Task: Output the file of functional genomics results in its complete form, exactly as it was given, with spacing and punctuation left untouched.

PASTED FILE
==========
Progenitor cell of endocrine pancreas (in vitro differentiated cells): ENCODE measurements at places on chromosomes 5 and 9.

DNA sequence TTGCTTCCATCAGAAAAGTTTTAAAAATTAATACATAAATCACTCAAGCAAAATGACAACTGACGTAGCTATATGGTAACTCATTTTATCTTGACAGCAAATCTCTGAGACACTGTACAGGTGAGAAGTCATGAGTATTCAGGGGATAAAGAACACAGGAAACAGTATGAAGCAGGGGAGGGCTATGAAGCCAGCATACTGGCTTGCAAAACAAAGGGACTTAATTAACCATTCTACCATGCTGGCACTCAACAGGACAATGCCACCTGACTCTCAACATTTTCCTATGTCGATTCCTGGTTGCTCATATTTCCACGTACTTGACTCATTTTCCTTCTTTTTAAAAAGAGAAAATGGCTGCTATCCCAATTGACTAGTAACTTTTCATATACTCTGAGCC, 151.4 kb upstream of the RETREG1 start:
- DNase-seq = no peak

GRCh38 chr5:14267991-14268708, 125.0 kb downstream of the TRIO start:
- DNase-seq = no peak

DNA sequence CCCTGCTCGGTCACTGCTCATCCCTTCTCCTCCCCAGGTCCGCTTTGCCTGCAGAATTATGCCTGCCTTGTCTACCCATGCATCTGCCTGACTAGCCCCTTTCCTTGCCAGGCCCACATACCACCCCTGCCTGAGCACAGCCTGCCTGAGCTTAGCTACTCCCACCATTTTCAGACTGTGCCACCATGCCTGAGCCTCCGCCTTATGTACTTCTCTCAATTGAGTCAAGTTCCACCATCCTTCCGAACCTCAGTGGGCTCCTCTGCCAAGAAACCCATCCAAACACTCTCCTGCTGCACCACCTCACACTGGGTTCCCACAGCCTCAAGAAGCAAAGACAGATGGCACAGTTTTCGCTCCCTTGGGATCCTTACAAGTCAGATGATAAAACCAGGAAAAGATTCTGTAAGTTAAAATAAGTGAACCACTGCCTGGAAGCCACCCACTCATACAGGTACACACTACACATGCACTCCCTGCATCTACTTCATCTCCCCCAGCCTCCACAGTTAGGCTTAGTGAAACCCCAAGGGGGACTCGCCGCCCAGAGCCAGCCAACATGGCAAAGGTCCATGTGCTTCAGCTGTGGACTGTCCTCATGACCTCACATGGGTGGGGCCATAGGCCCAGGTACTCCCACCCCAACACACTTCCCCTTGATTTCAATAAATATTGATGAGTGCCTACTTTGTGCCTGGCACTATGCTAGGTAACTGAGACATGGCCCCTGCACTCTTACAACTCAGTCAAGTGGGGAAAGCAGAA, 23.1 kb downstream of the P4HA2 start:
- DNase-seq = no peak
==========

Progenitor cell of endocrine pancreas (in vitro differentiated cells): ENCODE measurements at places on chromosomes 5 and 9.

DNA sequence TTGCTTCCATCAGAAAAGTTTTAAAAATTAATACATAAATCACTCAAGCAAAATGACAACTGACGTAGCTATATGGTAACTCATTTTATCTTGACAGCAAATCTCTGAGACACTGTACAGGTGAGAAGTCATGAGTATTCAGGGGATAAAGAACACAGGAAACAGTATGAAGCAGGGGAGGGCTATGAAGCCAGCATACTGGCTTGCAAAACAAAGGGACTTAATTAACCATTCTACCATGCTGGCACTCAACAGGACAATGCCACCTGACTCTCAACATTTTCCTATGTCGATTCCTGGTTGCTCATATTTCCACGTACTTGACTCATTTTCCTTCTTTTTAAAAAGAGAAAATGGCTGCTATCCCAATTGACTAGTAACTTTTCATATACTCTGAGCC, 151.4 kb upstream of the RETREG1 start:
- DNase-seq = no peak

GRCh38 chr5:14267991-14268708, 125.0 kb downstream of the TRIO start:
- DNase-seq = no peak

DNA sequence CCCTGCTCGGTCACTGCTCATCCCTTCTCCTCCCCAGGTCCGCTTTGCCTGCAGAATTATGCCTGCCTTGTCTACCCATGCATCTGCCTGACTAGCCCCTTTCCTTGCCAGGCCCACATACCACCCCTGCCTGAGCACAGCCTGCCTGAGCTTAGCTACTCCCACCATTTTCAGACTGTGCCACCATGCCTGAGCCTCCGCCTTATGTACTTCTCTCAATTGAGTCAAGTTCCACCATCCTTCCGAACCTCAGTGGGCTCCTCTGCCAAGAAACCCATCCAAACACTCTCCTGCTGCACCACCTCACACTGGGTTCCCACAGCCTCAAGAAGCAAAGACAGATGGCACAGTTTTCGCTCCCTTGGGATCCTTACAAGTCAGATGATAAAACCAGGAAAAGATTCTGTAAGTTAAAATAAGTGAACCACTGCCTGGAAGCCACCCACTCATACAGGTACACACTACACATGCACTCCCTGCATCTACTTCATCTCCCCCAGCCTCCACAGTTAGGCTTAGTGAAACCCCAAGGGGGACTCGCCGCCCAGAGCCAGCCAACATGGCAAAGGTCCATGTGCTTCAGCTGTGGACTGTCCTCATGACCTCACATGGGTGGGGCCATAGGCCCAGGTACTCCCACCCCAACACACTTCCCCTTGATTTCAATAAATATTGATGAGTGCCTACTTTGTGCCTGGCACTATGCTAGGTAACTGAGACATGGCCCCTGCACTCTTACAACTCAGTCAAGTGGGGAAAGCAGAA, 23.1 kb downstream of the P4HA2 start:
- DNase-seq = no peak